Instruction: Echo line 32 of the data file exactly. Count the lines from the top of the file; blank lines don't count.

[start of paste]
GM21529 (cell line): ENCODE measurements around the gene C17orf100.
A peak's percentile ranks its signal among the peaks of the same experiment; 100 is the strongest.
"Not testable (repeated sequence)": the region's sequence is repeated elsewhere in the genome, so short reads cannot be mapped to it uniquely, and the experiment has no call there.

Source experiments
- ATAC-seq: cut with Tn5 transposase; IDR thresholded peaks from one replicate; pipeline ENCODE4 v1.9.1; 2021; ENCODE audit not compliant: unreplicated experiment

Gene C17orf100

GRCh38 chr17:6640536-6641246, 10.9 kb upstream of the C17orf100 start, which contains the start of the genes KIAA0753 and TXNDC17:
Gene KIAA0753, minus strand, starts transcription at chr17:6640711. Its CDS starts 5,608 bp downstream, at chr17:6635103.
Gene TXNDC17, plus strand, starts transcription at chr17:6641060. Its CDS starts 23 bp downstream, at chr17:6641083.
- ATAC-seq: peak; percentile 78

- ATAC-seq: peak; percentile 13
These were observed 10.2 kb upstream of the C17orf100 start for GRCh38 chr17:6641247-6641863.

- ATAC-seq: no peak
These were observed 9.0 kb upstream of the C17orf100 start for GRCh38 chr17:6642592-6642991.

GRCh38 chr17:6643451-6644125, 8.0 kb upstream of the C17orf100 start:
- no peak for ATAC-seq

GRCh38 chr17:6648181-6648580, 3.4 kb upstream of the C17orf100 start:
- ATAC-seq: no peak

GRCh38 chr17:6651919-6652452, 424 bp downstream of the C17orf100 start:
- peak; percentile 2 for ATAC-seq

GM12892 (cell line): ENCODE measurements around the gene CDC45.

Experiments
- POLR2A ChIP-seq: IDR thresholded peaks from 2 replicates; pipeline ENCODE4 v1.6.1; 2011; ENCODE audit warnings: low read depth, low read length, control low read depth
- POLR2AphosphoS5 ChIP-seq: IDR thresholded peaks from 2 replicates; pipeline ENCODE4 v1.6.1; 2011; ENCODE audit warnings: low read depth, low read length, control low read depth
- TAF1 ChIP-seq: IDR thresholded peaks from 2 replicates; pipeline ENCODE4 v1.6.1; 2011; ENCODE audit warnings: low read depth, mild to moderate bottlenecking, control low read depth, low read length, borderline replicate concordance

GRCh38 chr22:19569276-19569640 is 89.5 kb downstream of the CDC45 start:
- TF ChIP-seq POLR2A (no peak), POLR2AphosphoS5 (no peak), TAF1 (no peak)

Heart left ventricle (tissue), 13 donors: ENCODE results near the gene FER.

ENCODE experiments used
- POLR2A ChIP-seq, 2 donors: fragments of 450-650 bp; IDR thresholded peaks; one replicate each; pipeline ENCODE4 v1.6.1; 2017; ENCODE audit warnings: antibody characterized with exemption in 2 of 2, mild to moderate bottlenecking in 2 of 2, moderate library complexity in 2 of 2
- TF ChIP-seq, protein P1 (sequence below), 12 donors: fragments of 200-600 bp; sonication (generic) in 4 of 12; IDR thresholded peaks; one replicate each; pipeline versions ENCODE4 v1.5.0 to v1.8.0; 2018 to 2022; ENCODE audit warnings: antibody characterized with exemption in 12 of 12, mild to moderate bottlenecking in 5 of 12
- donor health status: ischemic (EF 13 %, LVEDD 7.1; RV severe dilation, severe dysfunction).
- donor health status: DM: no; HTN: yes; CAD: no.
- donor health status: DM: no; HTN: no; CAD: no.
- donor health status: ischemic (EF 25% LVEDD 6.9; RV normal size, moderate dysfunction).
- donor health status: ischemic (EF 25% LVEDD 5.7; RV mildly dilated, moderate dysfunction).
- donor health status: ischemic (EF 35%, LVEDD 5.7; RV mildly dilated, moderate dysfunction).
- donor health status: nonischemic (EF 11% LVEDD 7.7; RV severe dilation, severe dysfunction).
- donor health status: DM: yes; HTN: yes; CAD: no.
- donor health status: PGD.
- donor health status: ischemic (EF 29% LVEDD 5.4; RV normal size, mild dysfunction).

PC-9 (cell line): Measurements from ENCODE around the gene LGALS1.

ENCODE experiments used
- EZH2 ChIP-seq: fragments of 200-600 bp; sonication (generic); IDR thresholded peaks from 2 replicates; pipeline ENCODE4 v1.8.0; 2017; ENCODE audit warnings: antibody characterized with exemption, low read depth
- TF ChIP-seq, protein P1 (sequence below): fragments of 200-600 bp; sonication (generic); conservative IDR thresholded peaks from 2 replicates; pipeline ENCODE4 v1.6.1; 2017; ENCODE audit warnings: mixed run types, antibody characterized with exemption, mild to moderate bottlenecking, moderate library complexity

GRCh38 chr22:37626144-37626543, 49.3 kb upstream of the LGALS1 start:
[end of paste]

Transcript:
- donor health status: ischemic (EF 13 %, LVEDD 7.1; RV severe dilation, severe dysfunction).